Near Thamesford Ontario, ten winters ago

Make no mistake: autumn is my favourite season. I know I’m not alone in that, right?

But even those who share my love of it often follow up by saying that winter is coming.

Quite often I just keep quiet then, but sometimes I’ll admit that I don’t mind that.

Sometimes I’ll even confess that there are things I really love about winter also.

Adam Gopnik’s Winter (2011) goes a long way towards taking the shame out of that for me.

There are things that he loves about winter too.

In discussing these, he is viewing through “…five windows among many more that we could open on the history of the winter mind”.

His view is partly rooted in an experience of winter in this country, but his perspective is not limited in that way.

Sure, “[w]inter in Canada is an inescapable fact rather than a part-time recreational possibility”, but the wintry talk crosses all borders, taking readers to winter in German and Russia, for instance.

He could been anywhere with snow “….falling so it first italicized the plants and trees and the lights, drawing small white borders around them, and then slowly overwhelming them in drifts and dunes. I knew that I had crossed over into a new world – and that world was the world of winter.”

Don’t you just love that: “italicized”? It’s not all poetic imagery though. There’s even some humour:

“What happens to the hats of all Canadian kids? They are lost to some vast repository of wool that will one day be recovered and used to re-clothe the sheep of the world.”

Some great winter reading 2011

I know…I know. Lots of people don’t see anything funny about winter.

And I know, too, that half the world — perhaps the half you’re living in while reading all this snow-talk — is heading for summer now, instead. (If the sun’s beating down on you, this book will cool you off.)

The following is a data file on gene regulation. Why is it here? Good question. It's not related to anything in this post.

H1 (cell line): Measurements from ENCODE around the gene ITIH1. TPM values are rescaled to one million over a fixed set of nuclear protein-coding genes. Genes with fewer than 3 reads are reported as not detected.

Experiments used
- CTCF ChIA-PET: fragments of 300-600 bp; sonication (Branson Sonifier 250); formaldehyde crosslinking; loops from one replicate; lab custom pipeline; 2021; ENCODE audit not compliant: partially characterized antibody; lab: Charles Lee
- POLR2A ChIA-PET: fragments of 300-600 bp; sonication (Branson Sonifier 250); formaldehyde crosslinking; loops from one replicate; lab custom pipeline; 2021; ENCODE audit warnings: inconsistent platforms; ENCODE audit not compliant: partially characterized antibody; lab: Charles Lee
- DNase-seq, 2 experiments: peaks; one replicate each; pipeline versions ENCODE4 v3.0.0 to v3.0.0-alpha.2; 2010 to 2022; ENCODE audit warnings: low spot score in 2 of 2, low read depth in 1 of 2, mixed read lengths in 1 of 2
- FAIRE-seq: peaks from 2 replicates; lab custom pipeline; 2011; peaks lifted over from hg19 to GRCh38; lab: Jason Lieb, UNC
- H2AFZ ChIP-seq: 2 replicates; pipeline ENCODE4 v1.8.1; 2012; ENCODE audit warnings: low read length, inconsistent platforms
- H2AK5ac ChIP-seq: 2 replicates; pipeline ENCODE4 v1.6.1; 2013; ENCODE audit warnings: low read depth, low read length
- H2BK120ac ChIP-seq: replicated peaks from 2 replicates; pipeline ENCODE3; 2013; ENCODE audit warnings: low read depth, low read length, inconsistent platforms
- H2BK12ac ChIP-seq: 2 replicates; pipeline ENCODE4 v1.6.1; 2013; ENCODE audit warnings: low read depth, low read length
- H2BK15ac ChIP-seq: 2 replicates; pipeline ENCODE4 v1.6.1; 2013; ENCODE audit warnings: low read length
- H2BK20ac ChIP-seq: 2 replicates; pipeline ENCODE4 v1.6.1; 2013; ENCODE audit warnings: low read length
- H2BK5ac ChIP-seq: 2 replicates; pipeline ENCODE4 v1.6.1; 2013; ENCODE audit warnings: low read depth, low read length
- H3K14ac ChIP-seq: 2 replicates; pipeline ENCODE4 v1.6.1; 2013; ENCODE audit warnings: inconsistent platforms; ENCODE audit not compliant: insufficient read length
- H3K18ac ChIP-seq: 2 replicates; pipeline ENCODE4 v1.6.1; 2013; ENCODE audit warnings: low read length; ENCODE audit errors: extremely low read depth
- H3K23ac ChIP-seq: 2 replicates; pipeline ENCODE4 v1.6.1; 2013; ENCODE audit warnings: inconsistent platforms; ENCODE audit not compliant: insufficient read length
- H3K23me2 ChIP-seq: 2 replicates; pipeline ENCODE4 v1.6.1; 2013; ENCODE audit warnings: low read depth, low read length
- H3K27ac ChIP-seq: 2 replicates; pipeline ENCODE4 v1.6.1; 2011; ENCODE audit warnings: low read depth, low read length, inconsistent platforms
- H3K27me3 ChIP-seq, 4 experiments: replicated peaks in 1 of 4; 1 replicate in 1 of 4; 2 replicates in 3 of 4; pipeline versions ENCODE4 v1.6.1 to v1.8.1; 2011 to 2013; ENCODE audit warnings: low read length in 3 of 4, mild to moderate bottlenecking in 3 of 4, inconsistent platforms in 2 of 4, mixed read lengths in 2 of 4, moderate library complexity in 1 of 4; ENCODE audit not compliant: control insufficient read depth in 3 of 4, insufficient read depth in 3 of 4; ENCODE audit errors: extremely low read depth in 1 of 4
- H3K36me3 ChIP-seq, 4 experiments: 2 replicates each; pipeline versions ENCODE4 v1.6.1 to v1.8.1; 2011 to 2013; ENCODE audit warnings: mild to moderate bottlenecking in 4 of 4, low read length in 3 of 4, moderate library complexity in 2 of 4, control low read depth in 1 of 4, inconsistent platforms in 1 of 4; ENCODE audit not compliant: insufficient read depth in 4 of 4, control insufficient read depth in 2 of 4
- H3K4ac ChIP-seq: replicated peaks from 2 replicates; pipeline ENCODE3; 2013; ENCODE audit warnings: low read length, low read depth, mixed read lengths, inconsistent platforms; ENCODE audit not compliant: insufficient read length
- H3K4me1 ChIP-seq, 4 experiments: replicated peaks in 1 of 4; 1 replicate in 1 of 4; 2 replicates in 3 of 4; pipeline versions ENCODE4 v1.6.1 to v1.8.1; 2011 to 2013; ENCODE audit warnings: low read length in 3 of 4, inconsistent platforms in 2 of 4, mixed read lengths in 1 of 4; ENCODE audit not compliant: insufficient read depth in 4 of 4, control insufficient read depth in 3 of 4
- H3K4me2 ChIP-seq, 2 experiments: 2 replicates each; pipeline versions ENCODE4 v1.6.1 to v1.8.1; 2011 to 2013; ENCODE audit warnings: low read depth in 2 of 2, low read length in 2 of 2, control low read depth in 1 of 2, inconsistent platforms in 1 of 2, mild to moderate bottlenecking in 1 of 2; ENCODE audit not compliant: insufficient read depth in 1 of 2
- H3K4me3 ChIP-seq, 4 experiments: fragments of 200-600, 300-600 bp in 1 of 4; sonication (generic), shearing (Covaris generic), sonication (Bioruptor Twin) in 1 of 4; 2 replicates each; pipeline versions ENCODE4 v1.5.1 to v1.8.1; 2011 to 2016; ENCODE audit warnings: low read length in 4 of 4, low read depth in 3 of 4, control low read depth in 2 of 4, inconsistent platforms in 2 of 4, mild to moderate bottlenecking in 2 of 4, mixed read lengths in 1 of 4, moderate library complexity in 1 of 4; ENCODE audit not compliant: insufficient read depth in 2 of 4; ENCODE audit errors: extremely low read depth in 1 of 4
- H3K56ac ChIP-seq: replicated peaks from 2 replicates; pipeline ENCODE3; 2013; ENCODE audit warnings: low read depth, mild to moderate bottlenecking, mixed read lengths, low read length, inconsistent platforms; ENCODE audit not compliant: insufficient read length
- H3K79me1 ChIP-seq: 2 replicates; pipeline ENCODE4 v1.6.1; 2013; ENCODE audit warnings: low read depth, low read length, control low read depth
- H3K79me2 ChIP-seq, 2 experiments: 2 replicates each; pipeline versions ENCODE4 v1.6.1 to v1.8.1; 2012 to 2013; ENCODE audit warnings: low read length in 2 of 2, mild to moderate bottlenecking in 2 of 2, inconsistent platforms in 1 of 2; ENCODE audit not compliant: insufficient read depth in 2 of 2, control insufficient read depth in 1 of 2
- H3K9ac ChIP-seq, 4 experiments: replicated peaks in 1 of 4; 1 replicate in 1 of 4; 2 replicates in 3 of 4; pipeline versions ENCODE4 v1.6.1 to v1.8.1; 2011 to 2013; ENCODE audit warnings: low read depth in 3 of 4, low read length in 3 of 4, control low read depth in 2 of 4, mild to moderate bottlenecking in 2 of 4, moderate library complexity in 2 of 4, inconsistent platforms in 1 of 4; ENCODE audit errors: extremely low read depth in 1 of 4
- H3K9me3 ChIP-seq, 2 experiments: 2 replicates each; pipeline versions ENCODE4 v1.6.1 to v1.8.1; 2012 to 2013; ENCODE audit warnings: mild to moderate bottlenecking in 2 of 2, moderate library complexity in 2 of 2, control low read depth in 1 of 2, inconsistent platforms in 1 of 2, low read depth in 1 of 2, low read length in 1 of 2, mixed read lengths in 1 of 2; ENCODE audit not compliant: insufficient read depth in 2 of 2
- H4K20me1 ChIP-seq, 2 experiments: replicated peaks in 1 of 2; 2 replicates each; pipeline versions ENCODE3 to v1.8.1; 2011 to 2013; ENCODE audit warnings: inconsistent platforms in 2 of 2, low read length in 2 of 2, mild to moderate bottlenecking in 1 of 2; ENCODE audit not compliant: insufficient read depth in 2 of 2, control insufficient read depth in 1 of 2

But the great thing about the Massey Lectures is that they cross so many fields (and not all of them covered by snow).

They pull together disparate ideas and experiences and get your brain buzzing with connections.

Did you know that Vivaldi wasn’t all about the music, that he composed a poem for each of his Four Seasons too?

And those lovely ice flowers that form on the inside of winter windows, the hoarfrost: did you know that there was a massive debate about whether they were alive?

Did you know the name of that beautiful painting you so often see on greeting cards and bookcovers, Caspar David Friedrich “Monastery Graveyard in the Snow”?

From Bruegel to Lawren Harris, from Coleridge to Cowper, from Schubert to Mendelssohn’s sister…

(I’m sorry I have to add another, but did you even know he had a sister who also composed?)

…from talk of the inventors of central heating and radiators to references to the Titanic and Starbucks and Disney: so much about winter that you haven’t thought of yet.

This is the first of five posts that I’ve planned to celebrate this year’s series of five Massey Lectures (really, just a sneaky way to celebrate my other favourite season: there I’ve said it).

Check out the Massey Lectures on CBC, Broadcast Live this week

OR available free as podcast until November 18, 2011 (in five segments), also available to purchase through iTunes

OR buy the CD set in December 2011 at the CBC Shop

OR (and this is the best part) buy the book via House of Anansi and check out all the other amazing Massey Lectures while you’re there.